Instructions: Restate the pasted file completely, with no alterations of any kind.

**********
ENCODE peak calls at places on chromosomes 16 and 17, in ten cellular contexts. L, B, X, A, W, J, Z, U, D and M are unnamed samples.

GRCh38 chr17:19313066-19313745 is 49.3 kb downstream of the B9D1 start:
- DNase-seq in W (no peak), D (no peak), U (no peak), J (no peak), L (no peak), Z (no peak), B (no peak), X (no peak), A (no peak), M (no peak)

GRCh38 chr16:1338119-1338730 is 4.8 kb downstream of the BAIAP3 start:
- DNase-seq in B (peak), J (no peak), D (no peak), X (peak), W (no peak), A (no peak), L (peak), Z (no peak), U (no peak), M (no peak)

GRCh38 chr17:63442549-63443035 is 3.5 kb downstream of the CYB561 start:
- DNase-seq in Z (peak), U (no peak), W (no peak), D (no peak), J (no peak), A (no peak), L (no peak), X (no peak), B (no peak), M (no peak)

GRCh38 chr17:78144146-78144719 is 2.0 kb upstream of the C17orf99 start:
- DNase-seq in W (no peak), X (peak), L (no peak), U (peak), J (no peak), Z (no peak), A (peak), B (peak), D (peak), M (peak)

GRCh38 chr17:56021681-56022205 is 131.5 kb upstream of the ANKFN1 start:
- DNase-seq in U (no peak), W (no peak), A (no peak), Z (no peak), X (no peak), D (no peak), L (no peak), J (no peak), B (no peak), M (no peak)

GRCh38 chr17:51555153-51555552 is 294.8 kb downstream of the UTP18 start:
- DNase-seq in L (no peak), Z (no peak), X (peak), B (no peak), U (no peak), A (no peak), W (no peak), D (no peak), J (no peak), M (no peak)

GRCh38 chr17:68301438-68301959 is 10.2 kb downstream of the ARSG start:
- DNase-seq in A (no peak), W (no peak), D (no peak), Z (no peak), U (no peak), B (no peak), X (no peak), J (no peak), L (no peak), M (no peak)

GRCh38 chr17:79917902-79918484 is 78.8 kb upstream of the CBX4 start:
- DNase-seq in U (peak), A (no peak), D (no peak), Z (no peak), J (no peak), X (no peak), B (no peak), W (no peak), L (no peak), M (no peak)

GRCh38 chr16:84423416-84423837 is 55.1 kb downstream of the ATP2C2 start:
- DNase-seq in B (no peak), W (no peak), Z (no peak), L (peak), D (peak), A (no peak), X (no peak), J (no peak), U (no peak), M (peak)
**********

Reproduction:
ENCODE peak calls at places on chromosomes 16 and 17, in ten cellular contexts. L, B, X, A, W, J, Z, U, D and M are unnamed samples.

GRCh38 chr17:19313066-19313745 is 49.3 kb downstream of the B9D1 start:
- DNase-seq in W (no peak), D (no peak), U (no peak), J (no peak), L (no peak), Z (no peak), B (no peak), X (no peak), A (no peak), M (no peak)

GRCh38 chr16:1338119-1338730 is 4.8 kb downstream of the BAIAP3 start:
- DNase-seq in B (peak), J (no peak), D (no peak), X (peak), W (no peak), A (no peak), L (peak), Z (no peak), U (no peak), M (no peak)

GRCh38 chr17:63442549-63443035 is 3.5 kb downstream of the CYB561 start:
- DNase-seq in Z (peak), U (no peak), W (no peak), D (no peak), J (no peak), A (no peak), L (no peak), X (no peak), B (no peak), M (no peak)

GRCh38 chr17:78144146-78144719 is 2.0 kb upstream of the C17orf99 start:
- DNase-seq in W (no peak), X (peak), L (no peak), U (peak), J (no peak), Z (no peak), A (peak), B (peak), D (peak), M (peak)

GRCh38 chr17:56021681-56022205 is 131.5 kb upstream of the ANKFN1 start:
- DNase-seq in U (no peak), W (no peak), A (no peak), Z (no peak), X (no peak), D (no peak), L (no peak), J (no peak), B (no peak), M (no peak)

GRCh38 chr17:51555153-51555552 is 294.8 kb downstream of the UTP18 start:
- DNase-seq in L (no peak), Z (no peak), X (peak), B (no peak), U (no peak), A (no peak), W (no peak), D (no peak), J (no peak), M (no peak)

GRCh38 chr17:68301438-68301959 is 10.2 kb downstream of the ARSG start:
- DNase-seq in A (no peak), W (no peak), D (no peak), Z (no peak), U (no peak), B (no peak), X (no peak), J (no peak), L (no peak), M (no peak)

GRCh38 chr17:79917902-79918484 is 78.8 kb upstream of the CBX4 start:
- DNase-seq in U (peak), A (no peak), D (no peak), Z (no peak), J (no peak), X (no peak), B (no peak), W (no peak), L (no peak), M (no peak)

GRCh38 chr16:84423416-84423837 is 55.1 kb downstream of the ATP2C2 start:
- DNase-seq in B (no peak), W (no peak), Z (no peak), L (peak), D (peak), A (no peak), X (no peak), J (no peak), U (no peak), M (peak)